A thought occurred to me: Could the stories of “targeted individuals” be a warning, a cautionary tale about the real targeting we experience as digital technologies pervade our lives? Perhaps my father’s perception of electronic harassment is the result of his sensitivity to the mechanics of things. He may be seeing through to the nuts and bolts of the web, weaving a story out of its danger and turning it into a terrifying delusion of persecution, suffering, and torment.
In its largest division, selling internet service to millions of cellphone customers, Verizon added 442,000 subscribers that pay each month, the more lucrative kind of wireless customer. That’s down 66 percent from a year ago. And “churn,” a measure of how many customers are canceling their service, rose.
If you’re like me, you have a running list of house projects that need to be done. Sometimes finding the time to dive in is the problem. But sometimes finding the money can be a bigger project spoiler. That Home Depot credit card only stretches so far and once it’s filled up with light bulb and duct tape purchases, there’s not a lot of room left over for bigger ticket items, like bathroom vanities and new windows.
Ramamurthy then quit Netflix. When True&Co moved into manufacturing, Ramamurthy, a programmer, left to refocus on software. She came up with Lumoid during a stint as an entrepreneur-in-residence at VC firm Battery Ventures. It idea took hold when she realized her friends in the consumer electronics biz kept inundating her with links to cool gizmos on the crowdfunding sites Indiegogo and Kickstarter. After awhile, they just got lost in the noise. She thought there had to be a better way for consumers to use gadgets, and for companies to market them.
The government said the latest move – which also requires site owners to submit a photograph and to show identification – was targeted at tackling pornography. Critics, though said it was based on silencing political dissent. China did not say when the rules would be enforced.
By my back-of-the-envelope math, the paywall won’t even cover its own development costs for a good two years, and will never generate enough money to really make a difference to NYTCo revenuesThe paywall is certainly being set high enough that a lot of regular readers will not subscribe. These are readers who would normally link to the NYT from their blogs, who would tweet NYT articles, who would post those articles on Facebook, and so on. As a result, not only will traffic from these readers decline, but so will all their referral traffic, too. The NYT makes more than $300 million a year in digital ad revenue, so even a modest decline in pageviews, relative to what the site could have generated sans paywall, can mean many millions of dollars foregone. On top of that, the paywall itself cost somewhere over $40 million to develop.
Elderly townspeople, black and white alike, were also uneasy about the security and privacy implications of entering the Internet age. This is understandable; older people everywhere in America have some of these concerns. But fears of surveillance and abuse may be a little less abstract for Mississippians than they are for other Americans.
For nearly 30 years, Titus has been sounding the alarm about our rising oceans. Global warming is melting polar ice, adding to the volume of the oceans, as well as warming up seawater, causing it to expand. Most climatologists expect oceans around the world to rise between 1.5 and 5 feet this century. Some of the hardest-hit areas could be in our own backyard: Erosion and a shift in ocean currents could cause water to rise 4 feet or more along much of the East Coast. Titus, who contributed to the Intergovernmental Panel on Climate Change’s Nobel Prize-winning 2007 report, has done more than anyone to determine how those rising seas will affect us and what can be done about them.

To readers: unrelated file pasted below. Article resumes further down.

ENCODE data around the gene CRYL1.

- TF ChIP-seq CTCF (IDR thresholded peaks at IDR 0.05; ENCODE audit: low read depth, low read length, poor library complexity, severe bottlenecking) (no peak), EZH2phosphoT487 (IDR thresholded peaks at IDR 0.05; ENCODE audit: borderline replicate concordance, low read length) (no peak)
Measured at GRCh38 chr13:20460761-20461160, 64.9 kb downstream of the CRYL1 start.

The difference is that this time, U.S. District Judge David Carter ruled that the lawsuit was designed to intimidate critics, and said that Global Telemedia has to pay some $55,000 in attorney’s fees under state law.
Founded in 2005 by author Arianna Huffington, the site was intended to provide a left-of-center audience with political commentary and analysis in the form of constantly updated blogs, penned by various talking heads and celebrities, and other members of Huffington’s extensive social network.
Unlike the guests that use Airbnb, hosts are usually voters and taxpayers in their communities, and have more sway with elected officials. Host advocacy was pivotal to the defeat of Proposition F in San Francisco, a measure on the ballot in 2015 to limit short-term rentals.
Similarly, Wikipedia’s veracity problems are not a result of anonymous authors adding fabrications to entries. They’re an inherent property of an information system with distributed accountability. People think of Wikipedia as an encyclopedia, but it’s not. We all trust Britannica entries to be correct because we know the reputation of that company, and by extension its editors and writers. On the other hand, we all should know that Wikipedia will contain a small amount of false information because no particular person is accountable for accuracy – and that would be true even if you could mouse over each sentence and see the name of the person who wrote it.
Don’t expect to see the standard beach book fare at the Complete Review. For instance, the current issue offers Henry James on Middlemarch, a book review of George Eliot’s novel, originally published in 1873.
You might as well hang it up. Tell the kids to forget about college, cancel your champagne wishes and caviar dreams, because according to Grab‘s release, nobody won the billion bucks. Though a woman in Ohio won a measly million.